I hope you fund this interesting. Poking around to figure out the how and what of things always helps me tremendously to learn and understand the technologies I want to work with. That leads to better decisions in design and implementation. It leads to both trust and confidence, which helps me decide where and when to leverage it. Finally it also, almost without, it is invaluable when supporting the technology.

Extending a Veeam Repository XFS File System

Extending a Veeam Repository XFS File System

Since diving into the Veeam Backup & Replication v11 Linux hardened repository I have started to use XFS in bite-size deployments to gain experience with it. One of the things that will certainly come in handy is extending a Veeam Repository XFS File System. In this blog post, I show to do that.

Mind you that I am doing this with a virtual machine on Hyper-V (Windows Server 2019) in the lab. Not every permutation of hardware and storage controllers you can find. But still, the procedure here will not differ that much.

Determine the size of the current disk.

sudo slblk
Extending a Veeam Repository XFS File System
Ours is the 20 TB disk, sdd, a SCSI disk.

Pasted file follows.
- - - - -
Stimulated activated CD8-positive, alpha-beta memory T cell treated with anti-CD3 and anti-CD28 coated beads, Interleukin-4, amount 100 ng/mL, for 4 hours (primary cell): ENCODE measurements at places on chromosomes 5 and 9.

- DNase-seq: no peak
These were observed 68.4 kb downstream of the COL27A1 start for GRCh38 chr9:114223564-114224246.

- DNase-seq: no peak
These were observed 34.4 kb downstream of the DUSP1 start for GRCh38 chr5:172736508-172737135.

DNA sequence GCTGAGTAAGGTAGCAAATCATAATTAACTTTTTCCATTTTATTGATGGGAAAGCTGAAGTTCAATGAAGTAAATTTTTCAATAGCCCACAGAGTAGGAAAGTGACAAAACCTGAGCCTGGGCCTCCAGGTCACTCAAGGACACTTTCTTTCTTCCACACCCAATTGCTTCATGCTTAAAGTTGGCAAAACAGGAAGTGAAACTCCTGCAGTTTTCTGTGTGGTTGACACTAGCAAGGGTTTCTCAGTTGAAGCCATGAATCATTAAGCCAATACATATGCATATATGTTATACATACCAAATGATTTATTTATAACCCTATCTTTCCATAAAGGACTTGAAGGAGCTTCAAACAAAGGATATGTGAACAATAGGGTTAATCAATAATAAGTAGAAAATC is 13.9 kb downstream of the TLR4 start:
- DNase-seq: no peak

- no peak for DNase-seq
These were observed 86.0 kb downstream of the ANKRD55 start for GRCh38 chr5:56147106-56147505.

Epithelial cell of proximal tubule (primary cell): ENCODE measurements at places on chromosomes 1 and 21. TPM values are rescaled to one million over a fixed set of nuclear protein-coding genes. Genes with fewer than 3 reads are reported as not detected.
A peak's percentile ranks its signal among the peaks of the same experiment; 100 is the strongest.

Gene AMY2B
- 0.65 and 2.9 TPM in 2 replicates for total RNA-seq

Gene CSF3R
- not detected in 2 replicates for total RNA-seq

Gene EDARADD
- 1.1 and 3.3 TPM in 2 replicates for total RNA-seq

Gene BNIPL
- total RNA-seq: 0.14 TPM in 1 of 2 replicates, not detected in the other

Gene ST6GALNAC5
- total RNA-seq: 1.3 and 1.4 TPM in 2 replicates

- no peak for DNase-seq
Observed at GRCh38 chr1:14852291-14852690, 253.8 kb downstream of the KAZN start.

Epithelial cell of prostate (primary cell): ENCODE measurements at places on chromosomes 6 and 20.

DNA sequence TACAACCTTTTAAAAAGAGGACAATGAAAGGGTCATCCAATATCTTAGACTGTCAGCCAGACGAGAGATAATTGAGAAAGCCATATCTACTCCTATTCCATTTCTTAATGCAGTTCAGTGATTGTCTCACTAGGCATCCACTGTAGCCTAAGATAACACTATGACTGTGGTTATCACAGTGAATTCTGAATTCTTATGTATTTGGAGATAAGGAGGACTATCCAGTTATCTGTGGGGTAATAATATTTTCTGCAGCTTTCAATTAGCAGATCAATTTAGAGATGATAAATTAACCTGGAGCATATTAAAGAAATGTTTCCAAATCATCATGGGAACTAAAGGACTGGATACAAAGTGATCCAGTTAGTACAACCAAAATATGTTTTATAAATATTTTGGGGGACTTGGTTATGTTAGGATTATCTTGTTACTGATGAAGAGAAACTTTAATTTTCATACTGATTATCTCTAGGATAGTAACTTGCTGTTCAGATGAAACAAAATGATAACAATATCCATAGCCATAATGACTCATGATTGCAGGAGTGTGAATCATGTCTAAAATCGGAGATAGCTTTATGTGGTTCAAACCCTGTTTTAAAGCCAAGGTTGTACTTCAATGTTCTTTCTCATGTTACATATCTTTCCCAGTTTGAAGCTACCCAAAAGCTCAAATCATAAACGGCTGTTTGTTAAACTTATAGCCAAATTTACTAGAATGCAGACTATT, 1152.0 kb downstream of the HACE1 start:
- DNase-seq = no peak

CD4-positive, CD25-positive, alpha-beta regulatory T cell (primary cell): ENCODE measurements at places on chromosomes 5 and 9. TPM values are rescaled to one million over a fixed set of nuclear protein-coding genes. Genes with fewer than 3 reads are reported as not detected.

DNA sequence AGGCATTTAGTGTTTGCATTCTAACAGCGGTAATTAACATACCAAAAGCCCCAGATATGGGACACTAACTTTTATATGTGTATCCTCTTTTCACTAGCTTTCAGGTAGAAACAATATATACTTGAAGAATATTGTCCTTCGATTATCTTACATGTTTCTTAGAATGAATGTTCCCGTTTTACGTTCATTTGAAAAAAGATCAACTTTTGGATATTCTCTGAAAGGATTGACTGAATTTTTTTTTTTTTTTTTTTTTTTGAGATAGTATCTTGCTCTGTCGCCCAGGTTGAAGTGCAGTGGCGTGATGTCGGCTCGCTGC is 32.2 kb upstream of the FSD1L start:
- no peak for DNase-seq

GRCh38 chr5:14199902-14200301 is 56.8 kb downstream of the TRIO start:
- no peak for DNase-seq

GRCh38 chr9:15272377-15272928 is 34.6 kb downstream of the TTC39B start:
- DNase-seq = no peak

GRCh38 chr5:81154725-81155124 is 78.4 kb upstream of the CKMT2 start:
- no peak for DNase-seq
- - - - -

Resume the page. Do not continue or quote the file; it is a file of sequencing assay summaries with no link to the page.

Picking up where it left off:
Now take note of the bytes and sectors

sudo fdisk -l 
We just notice the size, bytes and sectors to compare after we extended disk.

Expand the disk

In the virtual machine settings I extend the virtual disk I want to grow with the required capacity.

Extending a Veeam Repository XFS File System
Let’s add 20 TB and make it 30 TB in total.

In real life that might be you growing a raid controllers’ virtual disk by adding physical disks to the raid controller, you expanding the volume on the storage array or simply adding disks to the local server and adding them to the software-based raid solution you use.

The virtual machine will pick up the extra capacity right away. For our UBUNTU 20.04.1 OS to see it up we’ll need to rescan the SCSI busses for change. In a virtual machine, this can be done via rescan-scsi-bus.sh, available scsitools that will need to be installed if not there.

Use the -s options as that will really show the resized disks.

sudo apt-get install scsitools
sudo rescan-scsi-bus.sh -s
Yup, that’s our disk on SCSI controller 1, location 0.

Now let’s check the disk size again

Yes, lsbsk shows 30 TB.
fdisk -l confirms. Note the new bytes and sector values. It has gone up.

Extend the xfs volume to use the unallocated space

Now we need our xfs volume to use the unallocated capacity in this disk. We use -d as this will grow the file system to the largest possible size, 30 TB in our case.

Note: If you run the below command with -n instead of -d, this gives you the current information on your xfs volume with extending the filesystem yet.

sudo xfs_growfs -d /mnt/veeamxfsrepo-03
Extending a Veeam Repository XFS File System
Voila. We are done.

See Ubuntu Manpage: xfs_growfs – expand an XFS filesystem for more options

Note: What I did find is that if you just expand the disk and than extend the xfs file system, it also works. It seems to just work without rescanning the disk after extending it! The disks size in df -h will show this space then as well.

Conclusion